|Self Portrait 1881-1882|
Not a healthy young man in his own right, Munch spent much of his youth out of school, usually at home drawing to fill the hours. His father instructed him in history and literature, but art was his true passion from an early age. In 1879 he entered a technical school to study engineering, but a year later, much to his father's disappointment, he left to pursue a career as a painter. By 1881, he was enrolled at the Royal School of Art and Design and in 1883 he took part in his first public exhibition.
|The Sick Child - 1886|
|The Scream - 1893|
By 1892, a bright spot entered Munch's life in the form of an invitation to exhibit his work at an exhibition with the Union of Berlin Artists in Germany. While his artwork caused enough controversy to shut down the exhibition after only one week, this pleased him enough to make Berlin home for the next four years. During his time there, he worked on his 'Frieze of Life', which was a collection of pieces that represented life, death, anxiety, hopelessness, jealousy and sexual humiliation. They caused a stir that could not be ignored. Munch also began to experiment with lithographs, woodcuts and photographs to allow his artwork to be seen by a wider audience.
|The Day After - 1894|
During his remaining years, Munch led a more secluded lifestyle. He finally won recognition and praise in his home country and was able to buy property in Ekly, Norway. While he continued to paint, landscapes now reigned, as well as many portraits. The war years were difficult for him, as he had many friends in Germany, but did not support Hitler's regime. When the Nazis took over Norway, he subsequently hid all of his artwork to prevent it from being discovered. On January 23, 1944 Edvard Munch died peacefully at home.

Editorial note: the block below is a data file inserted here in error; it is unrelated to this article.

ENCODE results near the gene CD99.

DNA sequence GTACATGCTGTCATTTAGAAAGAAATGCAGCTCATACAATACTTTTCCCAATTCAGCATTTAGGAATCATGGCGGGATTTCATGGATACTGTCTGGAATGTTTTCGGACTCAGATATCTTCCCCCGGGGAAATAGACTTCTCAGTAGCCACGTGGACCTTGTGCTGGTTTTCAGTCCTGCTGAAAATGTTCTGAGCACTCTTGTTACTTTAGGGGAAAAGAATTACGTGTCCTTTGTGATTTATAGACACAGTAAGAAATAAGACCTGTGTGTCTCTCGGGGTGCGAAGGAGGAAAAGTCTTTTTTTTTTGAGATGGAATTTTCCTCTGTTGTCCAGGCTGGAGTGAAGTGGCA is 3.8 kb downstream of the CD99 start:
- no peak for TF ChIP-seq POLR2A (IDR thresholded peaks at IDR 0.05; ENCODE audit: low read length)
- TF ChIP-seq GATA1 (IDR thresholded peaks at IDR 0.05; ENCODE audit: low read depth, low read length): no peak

Munch was nothing, if not a master of emotion. His use of colour and raw emotion lent itself to many dramatic works that are just as familiar today as they were then. His iconic painting "The Scream" is recognized by one and all and this coming Saturday, Budding Artists will be exploring the life and styles of this gifted painter. So if you have a budding artist in your home, why not think about having them join us for our art workshop this week.